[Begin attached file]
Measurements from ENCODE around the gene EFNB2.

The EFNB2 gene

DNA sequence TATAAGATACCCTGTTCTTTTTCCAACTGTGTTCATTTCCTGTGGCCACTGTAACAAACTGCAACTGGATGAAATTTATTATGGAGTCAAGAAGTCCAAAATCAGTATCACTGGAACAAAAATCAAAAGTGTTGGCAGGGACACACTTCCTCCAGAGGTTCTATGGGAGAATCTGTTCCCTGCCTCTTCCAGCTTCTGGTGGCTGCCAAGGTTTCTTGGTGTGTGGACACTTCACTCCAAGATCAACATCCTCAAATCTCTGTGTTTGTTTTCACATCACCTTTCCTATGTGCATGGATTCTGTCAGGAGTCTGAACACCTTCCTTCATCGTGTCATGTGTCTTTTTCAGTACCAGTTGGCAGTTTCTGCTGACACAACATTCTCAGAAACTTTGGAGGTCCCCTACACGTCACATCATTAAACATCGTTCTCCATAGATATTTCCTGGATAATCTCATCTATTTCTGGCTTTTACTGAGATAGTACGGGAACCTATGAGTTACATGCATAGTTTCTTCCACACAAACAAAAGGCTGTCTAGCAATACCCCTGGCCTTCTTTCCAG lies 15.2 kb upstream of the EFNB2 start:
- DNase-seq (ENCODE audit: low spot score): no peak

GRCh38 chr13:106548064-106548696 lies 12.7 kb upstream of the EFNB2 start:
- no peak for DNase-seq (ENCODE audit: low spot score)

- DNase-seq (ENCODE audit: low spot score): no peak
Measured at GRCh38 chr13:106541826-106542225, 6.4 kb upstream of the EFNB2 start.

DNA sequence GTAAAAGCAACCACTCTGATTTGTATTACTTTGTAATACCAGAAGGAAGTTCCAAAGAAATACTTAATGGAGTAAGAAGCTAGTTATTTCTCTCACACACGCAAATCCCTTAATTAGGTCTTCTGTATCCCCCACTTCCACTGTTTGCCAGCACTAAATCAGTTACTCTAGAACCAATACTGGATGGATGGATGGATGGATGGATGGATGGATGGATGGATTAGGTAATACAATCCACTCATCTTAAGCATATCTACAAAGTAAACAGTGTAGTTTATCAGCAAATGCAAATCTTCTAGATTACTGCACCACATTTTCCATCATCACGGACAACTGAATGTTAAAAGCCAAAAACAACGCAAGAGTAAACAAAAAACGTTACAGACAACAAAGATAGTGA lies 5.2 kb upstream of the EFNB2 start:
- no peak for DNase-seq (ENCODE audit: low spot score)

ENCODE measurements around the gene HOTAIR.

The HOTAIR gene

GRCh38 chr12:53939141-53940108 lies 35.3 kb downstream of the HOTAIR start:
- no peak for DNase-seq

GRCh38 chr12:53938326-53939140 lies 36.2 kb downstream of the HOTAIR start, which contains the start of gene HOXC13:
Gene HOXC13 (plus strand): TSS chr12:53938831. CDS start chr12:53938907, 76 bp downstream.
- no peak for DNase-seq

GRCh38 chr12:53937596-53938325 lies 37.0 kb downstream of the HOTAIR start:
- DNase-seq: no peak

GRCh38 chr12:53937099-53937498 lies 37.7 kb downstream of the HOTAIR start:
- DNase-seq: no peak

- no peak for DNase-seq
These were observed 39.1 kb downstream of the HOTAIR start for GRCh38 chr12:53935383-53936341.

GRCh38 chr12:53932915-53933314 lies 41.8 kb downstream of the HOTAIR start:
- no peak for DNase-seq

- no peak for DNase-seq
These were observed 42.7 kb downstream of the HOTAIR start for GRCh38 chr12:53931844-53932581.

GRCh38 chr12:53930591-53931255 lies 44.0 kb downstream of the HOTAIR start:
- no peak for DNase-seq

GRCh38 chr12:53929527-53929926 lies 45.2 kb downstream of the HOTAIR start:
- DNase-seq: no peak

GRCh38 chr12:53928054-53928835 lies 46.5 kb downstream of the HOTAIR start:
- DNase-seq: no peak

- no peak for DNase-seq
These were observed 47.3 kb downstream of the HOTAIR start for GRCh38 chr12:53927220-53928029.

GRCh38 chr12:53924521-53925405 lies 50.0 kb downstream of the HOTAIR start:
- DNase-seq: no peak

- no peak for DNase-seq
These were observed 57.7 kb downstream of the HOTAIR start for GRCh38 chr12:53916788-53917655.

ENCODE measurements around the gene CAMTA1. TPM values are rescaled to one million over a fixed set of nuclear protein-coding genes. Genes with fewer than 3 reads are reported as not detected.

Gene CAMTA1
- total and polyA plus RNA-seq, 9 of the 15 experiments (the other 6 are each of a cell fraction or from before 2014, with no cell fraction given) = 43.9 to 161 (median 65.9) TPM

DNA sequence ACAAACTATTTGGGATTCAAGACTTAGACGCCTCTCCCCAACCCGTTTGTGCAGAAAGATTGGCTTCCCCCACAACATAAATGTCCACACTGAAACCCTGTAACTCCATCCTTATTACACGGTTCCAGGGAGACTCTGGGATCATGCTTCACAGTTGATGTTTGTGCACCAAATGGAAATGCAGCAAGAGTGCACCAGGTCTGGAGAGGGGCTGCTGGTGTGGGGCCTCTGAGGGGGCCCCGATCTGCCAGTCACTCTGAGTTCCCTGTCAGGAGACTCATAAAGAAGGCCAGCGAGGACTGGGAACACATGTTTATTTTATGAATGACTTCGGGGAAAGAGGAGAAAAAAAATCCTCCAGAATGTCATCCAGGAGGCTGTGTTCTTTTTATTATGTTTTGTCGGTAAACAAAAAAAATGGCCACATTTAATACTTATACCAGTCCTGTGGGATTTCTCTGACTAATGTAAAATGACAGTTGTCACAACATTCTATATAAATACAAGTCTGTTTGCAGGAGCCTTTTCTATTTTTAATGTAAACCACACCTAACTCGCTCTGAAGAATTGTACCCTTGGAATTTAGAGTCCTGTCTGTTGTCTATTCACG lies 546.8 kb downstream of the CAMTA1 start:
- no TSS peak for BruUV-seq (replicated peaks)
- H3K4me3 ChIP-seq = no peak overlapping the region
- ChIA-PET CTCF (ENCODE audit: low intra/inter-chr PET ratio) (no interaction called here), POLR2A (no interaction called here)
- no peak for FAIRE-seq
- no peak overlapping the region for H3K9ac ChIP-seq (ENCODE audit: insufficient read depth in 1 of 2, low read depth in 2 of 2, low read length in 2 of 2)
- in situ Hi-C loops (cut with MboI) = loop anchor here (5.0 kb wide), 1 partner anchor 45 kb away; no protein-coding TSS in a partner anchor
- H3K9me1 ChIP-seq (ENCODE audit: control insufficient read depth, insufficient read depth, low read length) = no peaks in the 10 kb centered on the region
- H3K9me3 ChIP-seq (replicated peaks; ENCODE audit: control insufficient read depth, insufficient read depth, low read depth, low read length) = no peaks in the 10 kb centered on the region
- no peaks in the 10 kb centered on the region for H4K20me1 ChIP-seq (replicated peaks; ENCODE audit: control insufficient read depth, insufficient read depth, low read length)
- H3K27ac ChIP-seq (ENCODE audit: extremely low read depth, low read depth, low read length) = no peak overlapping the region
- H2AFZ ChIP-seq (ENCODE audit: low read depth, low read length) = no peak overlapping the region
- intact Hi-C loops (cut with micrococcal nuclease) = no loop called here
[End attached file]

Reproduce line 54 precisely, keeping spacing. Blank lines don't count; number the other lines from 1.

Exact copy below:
- H2AFZ ChIP-seq (ENCODE audit: low read depth, low read length) = no peak overlapping the region